In this pandemic-afflicted economic climate, United Airlines told nearly half its employees: Fasten your seatbelts—you may be in for a rough landing. The airline warned 36,000 employees that they might be furloughed in October. Preparation for this drastic measure is a sign of how things are in the airline industry—not good.
In March, when the first wave of the coronavirus broke in the United States, air travel took a nosedive. It plummeted 95% from March 1 to mid-April and then began a slow recovery. But travel bans to many countries stalled international flights. Videoconferences replaced in-person meetings. These changes, inconvenient in themselves, crippled the airline industry.
Of course, United Airlines doesn’t want to lay off 36,000 employees. The 60-day warning is meant to prepare workers for the worst-case scenario. However, Sara Nelson, president of the Association of Flight Attendants, says the frightening numbers are “the most honest assessment we’ve seen on the state of the industry.”
United Airlines is nearly out of options. It has already received $25 billion in federal aid to keep employees on its payroll. The flight attendants’ union and other labor unions are lobbying Congress for an additional $25 billion to protect jobs through March 2021. But funds seem unlikely to come. United cut spending and convinced employees to go on unpaid leave to save money. Still, the company is reportedly losing $40 million dollars per day.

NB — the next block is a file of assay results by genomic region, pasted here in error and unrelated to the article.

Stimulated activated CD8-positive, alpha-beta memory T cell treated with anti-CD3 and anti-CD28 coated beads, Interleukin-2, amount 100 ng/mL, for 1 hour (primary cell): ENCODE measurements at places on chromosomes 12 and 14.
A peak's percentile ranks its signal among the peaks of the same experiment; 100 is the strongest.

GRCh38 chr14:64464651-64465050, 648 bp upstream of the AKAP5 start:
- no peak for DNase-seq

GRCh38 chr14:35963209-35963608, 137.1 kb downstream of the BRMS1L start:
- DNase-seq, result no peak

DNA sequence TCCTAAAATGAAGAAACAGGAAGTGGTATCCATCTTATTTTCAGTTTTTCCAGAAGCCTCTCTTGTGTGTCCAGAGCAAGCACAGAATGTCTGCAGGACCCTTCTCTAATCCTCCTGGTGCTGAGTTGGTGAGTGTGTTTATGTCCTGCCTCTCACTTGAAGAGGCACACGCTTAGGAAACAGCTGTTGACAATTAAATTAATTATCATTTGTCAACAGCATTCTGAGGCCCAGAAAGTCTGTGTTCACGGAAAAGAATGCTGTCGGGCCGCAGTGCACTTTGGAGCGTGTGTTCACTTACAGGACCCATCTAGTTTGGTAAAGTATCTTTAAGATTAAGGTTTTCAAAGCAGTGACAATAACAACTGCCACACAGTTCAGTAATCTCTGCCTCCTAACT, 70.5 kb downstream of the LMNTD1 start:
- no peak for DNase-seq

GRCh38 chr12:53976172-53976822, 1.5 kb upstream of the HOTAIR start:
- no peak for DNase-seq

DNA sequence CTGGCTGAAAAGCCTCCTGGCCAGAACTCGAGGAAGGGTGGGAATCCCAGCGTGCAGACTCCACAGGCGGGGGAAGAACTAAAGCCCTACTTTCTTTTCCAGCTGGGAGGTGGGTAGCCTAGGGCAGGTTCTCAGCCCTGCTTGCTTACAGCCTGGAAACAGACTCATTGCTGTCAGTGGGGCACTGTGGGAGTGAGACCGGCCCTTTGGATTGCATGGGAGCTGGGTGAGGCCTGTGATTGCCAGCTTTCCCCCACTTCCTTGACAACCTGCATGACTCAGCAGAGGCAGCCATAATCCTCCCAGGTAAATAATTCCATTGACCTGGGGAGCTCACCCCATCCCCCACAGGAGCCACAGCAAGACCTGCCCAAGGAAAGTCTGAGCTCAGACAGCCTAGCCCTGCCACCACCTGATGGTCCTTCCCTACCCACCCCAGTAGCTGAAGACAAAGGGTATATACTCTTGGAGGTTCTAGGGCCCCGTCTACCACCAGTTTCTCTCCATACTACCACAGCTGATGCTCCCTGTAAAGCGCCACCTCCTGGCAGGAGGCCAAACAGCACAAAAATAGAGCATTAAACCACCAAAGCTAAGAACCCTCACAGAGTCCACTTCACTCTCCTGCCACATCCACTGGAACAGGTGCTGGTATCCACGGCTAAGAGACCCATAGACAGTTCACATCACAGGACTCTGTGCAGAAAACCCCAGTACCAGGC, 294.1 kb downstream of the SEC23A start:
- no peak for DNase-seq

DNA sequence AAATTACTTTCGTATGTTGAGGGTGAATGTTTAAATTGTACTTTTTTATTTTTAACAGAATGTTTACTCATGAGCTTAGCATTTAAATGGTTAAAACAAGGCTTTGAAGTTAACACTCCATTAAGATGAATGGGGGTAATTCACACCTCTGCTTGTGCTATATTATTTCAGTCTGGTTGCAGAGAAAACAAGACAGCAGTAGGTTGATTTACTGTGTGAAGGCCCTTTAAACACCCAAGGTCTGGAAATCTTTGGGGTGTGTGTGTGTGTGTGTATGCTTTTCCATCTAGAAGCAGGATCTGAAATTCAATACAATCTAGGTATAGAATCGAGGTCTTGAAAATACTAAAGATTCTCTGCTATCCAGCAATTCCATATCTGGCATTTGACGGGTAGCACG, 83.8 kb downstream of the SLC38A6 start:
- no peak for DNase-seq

Layoffs may be the only option to keep the company afloat. As many as 45% of United’s U.S. employees could lose their jobs. Most of these employees are in labor unions. They would have the right to be reinstated if the company’s position improved.
“This crisis dwarfs all others in aviation history, and there’s no end in sight,” says Sara Nelson. This troubling situation demonstrates how different sectors of the economy affect each other, sometimes leading things from bad to worse. A steep drop in air travel leads to increased unemployment, which has rippling effect as less money is spent into the economy. As other businesses cut their budgets, they also drop all non-critical travel. That further drives the airlines down.
The hope for the airline industry is that conditions will change to revamp the broader economy. That could allow airlines to get off the ground again as people can afford to fly more. How good it is to hope in a kingdom that is not subject to the shifting currents of this world! Hebrews 13:8 assures us, “Jesus Christ is the same yesterday and today and forever.” He is the King and His kingdom will have no end.